If ever you’ve gone to a doctor with a complaint, and after the examination and some tests the doctor says everything looks normal, but you still feel sick, you will appreciate the trend towards functional medicine. In the scenario above, a physician who practices functional medicine wouldn’t rely only on diagnostic tests to get at the heart of why you are unwell.
Conventional medicine isn’t structured to heal the patient; it focuses on curing diseases, which are not necessarily the same thing. It is often described as the band-aid approach to healing; it patches the problem without healing it. As such, it is excellent for treating acute illness illnesses, such as traumatic injuries and bacterial infections. However, it falls short in helping those with chronic disorders
The conventional approach negates the differences between people in genetic makeup, lifestyle, emotional/mental disposition, etc. These factors not only impact treatment but also can influence a diagnosis.
The Institute for Functional Medicine (IFM) uses the example of depression and how many factors including inflammation can cause it. And inflammation can be a cause of many illnesses including depression. In other words, one condition can have many causes, and one cause can have many conditions.
Only by knowing a person’s genetic makeup, environment, lifestyle, etc. can an accurate diagnosis be made that gets at the root of the problem, which then can lead to a treatment plan that heals the person. Treatment plans are also individualistic in a functional medicine approach.
Finding the origin of chronic conditions is not only hard on patients. Doctors can feel frustrated and at a loss on how to help their patients who are still symptomatic after diagnostic testing shows nothing to indicate an illness. So, Functional medicine is also beneficial for physicians; it is another tool.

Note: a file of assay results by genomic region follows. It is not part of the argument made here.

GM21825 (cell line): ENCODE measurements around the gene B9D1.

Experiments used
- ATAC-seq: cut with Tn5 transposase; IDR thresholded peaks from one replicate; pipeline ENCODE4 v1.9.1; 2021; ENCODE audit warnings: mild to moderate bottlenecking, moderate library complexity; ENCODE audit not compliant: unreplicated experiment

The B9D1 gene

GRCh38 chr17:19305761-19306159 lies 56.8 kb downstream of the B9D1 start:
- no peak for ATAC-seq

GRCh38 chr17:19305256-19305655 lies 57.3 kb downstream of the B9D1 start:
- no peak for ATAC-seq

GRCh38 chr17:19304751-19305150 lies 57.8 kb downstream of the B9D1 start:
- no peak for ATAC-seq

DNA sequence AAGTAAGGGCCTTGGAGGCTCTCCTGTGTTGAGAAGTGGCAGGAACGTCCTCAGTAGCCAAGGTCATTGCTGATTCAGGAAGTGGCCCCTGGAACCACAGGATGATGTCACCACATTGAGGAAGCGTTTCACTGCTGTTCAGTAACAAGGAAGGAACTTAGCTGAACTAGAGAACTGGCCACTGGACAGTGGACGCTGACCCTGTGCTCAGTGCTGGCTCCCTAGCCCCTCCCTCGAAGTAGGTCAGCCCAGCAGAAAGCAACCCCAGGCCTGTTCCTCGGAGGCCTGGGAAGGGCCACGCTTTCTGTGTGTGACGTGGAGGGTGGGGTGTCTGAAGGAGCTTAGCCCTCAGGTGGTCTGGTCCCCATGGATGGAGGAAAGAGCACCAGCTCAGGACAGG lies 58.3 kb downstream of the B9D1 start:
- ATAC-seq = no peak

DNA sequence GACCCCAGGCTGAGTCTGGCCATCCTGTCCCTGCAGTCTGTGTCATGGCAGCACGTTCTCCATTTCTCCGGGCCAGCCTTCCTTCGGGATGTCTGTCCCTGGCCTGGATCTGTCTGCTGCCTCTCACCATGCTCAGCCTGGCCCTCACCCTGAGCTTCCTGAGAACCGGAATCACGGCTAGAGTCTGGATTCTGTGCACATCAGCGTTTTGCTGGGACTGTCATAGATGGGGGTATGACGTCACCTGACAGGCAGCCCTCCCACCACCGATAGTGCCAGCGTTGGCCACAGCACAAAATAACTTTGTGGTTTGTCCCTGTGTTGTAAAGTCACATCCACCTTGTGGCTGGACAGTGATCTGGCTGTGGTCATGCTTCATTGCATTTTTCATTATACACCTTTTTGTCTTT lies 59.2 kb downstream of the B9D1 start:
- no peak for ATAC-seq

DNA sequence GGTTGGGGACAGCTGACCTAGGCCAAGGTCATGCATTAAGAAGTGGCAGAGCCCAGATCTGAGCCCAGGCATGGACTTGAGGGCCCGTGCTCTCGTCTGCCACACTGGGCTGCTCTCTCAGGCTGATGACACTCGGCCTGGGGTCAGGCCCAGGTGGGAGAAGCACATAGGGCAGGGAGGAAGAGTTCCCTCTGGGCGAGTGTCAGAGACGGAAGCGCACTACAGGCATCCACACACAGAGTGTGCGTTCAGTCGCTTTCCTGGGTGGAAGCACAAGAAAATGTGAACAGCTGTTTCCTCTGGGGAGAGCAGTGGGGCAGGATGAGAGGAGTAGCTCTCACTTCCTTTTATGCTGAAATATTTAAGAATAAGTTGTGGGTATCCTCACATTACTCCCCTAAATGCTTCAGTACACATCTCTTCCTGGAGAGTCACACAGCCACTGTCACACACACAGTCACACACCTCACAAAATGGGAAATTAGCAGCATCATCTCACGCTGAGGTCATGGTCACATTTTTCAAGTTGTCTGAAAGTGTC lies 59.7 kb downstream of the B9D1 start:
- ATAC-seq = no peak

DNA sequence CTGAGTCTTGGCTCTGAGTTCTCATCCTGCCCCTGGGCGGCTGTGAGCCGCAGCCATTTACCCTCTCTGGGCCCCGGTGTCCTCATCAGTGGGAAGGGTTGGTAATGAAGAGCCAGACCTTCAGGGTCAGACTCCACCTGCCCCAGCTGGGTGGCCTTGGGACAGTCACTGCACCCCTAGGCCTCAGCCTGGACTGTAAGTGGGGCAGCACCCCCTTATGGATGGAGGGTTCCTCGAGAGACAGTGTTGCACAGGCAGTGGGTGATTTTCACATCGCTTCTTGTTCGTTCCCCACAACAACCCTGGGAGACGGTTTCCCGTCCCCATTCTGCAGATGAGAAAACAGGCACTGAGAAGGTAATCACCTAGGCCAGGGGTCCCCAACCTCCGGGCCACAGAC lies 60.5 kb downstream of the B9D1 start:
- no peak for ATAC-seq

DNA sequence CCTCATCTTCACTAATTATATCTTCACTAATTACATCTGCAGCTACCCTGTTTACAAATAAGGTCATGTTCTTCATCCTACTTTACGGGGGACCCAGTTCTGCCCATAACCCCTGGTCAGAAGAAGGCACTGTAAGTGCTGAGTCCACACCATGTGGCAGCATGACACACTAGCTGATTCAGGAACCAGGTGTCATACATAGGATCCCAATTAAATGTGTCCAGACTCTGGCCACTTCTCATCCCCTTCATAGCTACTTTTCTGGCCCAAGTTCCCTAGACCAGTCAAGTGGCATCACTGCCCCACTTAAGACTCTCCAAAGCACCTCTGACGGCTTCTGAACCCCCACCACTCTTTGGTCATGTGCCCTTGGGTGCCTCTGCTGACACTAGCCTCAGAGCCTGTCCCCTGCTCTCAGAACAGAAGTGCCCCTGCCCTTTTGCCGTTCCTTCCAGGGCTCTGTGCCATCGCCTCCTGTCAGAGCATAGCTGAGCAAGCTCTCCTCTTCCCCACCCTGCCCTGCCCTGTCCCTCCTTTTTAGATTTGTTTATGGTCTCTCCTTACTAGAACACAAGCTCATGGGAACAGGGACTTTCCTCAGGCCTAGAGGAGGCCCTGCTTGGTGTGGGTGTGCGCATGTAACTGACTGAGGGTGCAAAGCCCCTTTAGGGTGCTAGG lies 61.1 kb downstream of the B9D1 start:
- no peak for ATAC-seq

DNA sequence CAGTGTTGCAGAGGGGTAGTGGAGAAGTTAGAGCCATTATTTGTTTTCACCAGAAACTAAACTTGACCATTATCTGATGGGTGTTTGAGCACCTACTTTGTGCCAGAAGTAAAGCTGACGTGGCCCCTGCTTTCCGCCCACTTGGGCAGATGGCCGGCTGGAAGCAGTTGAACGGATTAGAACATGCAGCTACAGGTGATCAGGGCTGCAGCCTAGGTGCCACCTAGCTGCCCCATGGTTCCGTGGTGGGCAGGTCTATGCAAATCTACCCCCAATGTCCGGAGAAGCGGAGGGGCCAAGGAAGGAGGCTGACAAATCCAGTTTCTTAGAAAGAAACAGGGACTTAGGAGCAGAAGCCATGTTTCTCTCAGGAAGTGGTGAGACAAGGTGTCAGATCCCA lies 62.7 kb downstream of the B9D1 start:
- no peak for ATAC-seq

“By addressing root cause, rather than symptoms, practitioners become oriented to identifying the complexity of disease.” The Institute For Functional Medicine.
Eastern Medicine Influence
Eastern medicine like Ayurveda, the Indian healing tradition, and Traditional Chinese Medicine (TCM) has always taken an individual approach to healing. In TCM, for example, a practitioner will individualize prescriptive herbal medicine. One of the reasons that Western scientists have difficulty in determining the effectiveness of Chinese herbal medicine is because prescriptions are made up of multiple herbs that are individual specific.
The TCM and Ayurvedic practitioner spend a great deal of time getting to know the patient and getting to the cause of an illness. Functional medicine is the East meets West because it combines the whole-body approach with the backup of science.
In the last few decades, many medical doctors have seen the wisdom of treating the whole person to get at the root cause of what is causing. This is not to say that Western medicine is all bad; many diseases have been stopped because of the scientific approach to medicine. Louis Pasteur’s research on germs and bacteria was groundbreaking and as a result, have saved millions from microbe-borne illnesses.
Medical Establishments Embracing Functional Medicine
Several prominent medical facilities are incorporating functional medicine as part of their clinical methodology or teaching methods. Cleveland Clinic’s Center for Functional Medicine uses the model of seeing the body as a whole organism instead of a collection of organs. Symptoms are not the approach to treatment but rather the means to finding the origins of the illness. Dartmouth, Harvard, and Yale Universities are part of 65 medical institutions that have partnered with IFM to include functional medicine as part of their course selection.
While the movement to Functional Medicine is moving at glacier speed, it is a movement in the right direction where instead of a disease-focused approach to medicine a patient-focused approach to healing may soon be the norm. Patients worldwide will benefit from a combination of an East meets West medical model.
- Functional Medicine. Retrieved from https://www.ifm.org/functional-medicine/.
- Hyman, Mark, M.D. About Functional Medicine. Retrieved from https://drhyman.com/about-2/about-functional-medicine/.3
- What is Functional Medicine Approach? Retrieved from https://www.ifm.org/functional-medicine/what-is-functional-medicine/.
- What is Modern Medicine Retrieved from https://www.medicalnewstoday.com/info/medicine/modern-medicine.php.
- Why Choose the Center for Functional Medicine. Retrieved from https://my.clevelandclinic.org/departments/functional-medicine/about.
- Institute for Functional Medicine, Functional Medicine. Web.